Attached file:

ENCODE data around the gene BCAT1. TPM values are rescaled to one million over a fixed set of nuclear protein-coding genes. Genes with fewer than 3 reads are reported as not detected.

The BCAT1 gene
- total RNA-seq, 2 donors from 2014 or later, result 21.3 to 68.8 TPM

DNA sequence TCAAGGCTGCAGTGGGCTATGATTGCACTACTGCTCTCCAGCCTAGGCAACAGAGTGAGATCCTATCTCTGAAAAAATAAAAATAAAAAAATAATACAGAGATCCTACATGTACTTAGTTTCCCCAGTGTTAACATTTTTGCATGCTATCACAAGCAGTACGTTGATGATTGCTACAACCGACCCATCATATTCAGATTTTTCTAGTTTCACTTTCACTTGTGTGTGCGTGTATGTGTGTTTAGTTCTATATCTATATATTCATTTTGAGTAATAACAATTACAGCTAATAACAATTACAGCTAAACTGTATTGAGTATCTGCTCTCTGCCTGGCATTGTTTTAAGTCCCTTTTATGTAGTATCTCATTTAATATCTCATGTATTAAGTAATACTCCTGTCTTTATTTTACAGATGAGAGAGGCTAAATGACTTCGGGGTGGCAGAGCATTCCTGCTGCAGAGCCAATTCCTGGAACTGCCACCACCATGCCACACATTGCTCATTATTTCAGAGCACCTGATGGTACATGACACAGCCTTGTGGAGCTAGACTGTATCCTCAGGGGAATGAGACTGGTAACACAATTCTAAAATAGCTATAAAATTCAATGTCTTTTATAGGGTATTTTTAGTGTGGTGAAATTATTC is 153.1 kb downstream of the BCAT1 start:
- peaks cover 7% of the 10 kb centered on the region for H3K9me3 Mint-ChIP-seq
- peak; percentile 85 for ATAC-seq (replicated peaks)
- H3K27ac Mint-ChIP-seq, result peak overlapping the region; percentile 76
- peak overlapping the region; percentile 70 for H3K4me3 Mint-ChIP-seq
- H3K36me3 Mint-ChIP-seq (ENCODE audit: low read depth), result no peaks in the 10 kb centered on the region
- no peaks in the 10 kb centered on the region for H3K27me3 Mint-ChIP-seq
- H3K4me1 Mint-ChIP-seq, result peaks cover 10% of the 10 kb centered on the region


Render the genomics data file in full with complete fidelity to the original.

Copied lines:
ENCODE data around the gene BCAT1. TPM values are rescaled to one million over a fixed set of nuclear protein-coding genes. Genes with fewer than 3 reads are reported as not detected.

The BCAT1 gene
- total RNA-seq, 2 donors from 2014 or later, result 21.3 to 68.8 TPM

DNA sequence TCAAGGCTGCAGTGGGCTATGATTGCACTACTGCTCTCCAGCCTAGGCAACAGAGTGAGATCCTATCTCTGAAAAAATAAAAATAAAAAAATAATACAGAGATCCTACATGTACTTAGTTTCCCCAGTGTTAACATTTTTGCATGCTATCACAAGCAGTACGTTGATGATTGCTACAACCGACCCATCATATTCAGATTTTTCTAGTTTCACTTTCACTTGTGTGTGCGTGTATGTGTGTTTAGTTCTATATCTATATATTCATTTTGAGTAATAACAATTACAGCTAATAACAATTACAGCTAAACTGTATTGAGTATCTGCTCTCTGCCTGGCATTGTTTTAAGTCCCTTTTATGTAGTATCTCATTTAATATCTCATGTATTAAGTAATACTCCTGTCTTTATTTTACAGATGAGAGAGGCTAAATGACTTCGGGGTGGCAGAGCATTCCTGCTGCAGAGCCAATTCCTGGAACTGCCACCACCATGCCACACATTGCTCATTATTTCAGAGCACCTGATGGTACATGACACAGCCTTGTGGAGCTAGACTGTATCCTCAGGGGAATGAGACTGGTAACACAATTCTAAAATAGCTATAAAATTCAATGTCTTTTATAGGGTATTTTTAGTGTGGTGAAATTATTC is 153.1 kb downstream of the BCAT1 start:
- peaks cover 7% of the 10 kb centered on the region for H3K9me3 Mint-ChIP-seq
- peak; percentile 85 for ATAC-seq (replicated peaks)
- H3K27ac Mint-ChIP-seq, result peak overlapping the region; percentile 76
- peak overlapping the region; percentile 70 for H3K4me3 Mint-ChIP-seq
- H3K36me3 Mint-ChIP-seq (ENCODE audit: low read depth), result no peaks in the 10 kb centered on the region
- no peaks in the 10 kb centered on the region for H3K27me3 Mint-ChIP-seq
- H3K4me1 Mint-ChIP-seq, result peaks cover 10% of the 10 kb centered on the region